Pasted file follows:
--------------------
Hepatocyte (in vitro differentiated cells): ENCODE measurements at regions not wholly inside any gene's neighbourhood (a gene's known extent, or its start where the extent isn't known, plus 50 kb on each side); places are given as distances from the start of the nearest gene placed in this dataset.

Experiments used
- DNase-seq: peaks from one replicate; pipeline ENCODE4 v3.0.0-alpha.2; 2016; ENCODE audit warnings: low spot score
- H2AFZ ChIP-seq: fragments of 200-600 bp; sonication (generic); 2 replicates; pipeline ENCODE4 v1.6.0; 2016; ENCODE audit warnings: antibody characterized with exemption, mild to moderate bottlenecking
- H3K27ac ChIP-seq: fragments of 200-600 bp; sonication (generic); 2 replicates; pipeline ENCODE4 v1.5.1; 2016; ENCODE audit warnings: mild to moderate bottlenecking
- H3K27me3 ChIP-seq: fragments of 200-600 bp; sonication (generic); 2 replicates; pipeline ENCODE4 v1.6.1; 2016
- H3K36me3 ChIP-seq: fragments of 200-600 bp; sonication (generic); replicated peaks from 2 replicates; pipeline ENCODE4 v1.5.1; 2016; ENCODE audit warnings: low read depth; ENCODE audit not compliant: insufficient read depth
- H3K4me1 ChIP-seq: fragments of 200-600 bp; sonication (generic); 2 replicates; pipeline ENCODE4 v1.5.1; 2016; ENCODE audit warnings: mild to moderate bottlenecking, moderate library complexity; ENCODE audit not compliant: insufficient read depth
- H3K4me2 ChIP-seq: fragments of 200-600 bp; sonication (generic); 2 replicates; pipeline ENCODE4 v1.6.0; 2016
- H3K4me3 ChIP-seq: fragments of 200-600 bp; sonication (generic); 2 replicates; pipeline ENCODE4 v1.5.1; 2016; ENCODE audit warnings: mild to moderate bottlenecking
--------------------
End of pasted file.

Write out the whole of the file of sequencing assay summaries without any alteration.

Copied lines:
Hepatocyte (in vitro differentiated cells): ENCODE measurements at regions not wholly inside any gene's neighbourhood (a gene's known extent, or its start where the extent isn't known, plus 50 kb on each side); places are given as distances from the start of the nearest gene placed in this dataset.

Experiments used
- DNase-seq: peaks from one replicate; pipeline ENCODE4 v3.0.0-alpha.2; 2016; ENCODE audit warnings: low spot score
- H2AFZ ChIP-seq: fragments of 200-600 bp; sonication (generic); 2 replicates; pipeline ENCODE4 v1.6.0; 2016; ENCODE audit warnings: antibody characterized with exemption, mild to moderate bottlenecking
- H3K27ac ChIP-seq: fragments of 200-600 bp; sonication (generic); 2 replicates; pipeline ENCODE4 v1.5.1; 2016; ENCODE audit warnings: mild to moderate bottlenecking
- H3K27me3 ChIP-seq: fragments of 200-600 bp; sonication (generic); 2 replicates; pipeline ENCODE4 v1.6.1; 2016
- H3K36me3 ChIP-seq: fragments of 200-600 bp; sonication (generic); replicated peaks from 2 replicates; pipeline ENCODE4 v1.5.1; 2016; ENCODE audit warnings: low read depth; ENCODE audit not compliant: insufficient read depth
- H3K4me1 ChIP-seq: fragments of 200-600 bp; sonication (generic); 2 replicates; pipeline ENCODE4 v1.5.1; 2016; ENCODE audit warnings: mild to moderate bottlenecking, moderate library complexity; ENCODE audit not compliant: insufficient read depth
- H3K4me2 ChIP-seq: fragments of 200-600 bp; sonication (generic); 2 replicates; pipeline ENCODE4 v1.6.0; 2016
- H3K4me3 ChIP-seq: fragments of 200-600 bp; sonication (generic); 2 replicates; pipeline ENCODE4 v1.5.1; 2016; ENCODE audit warnings: mild to moderate bottlenecking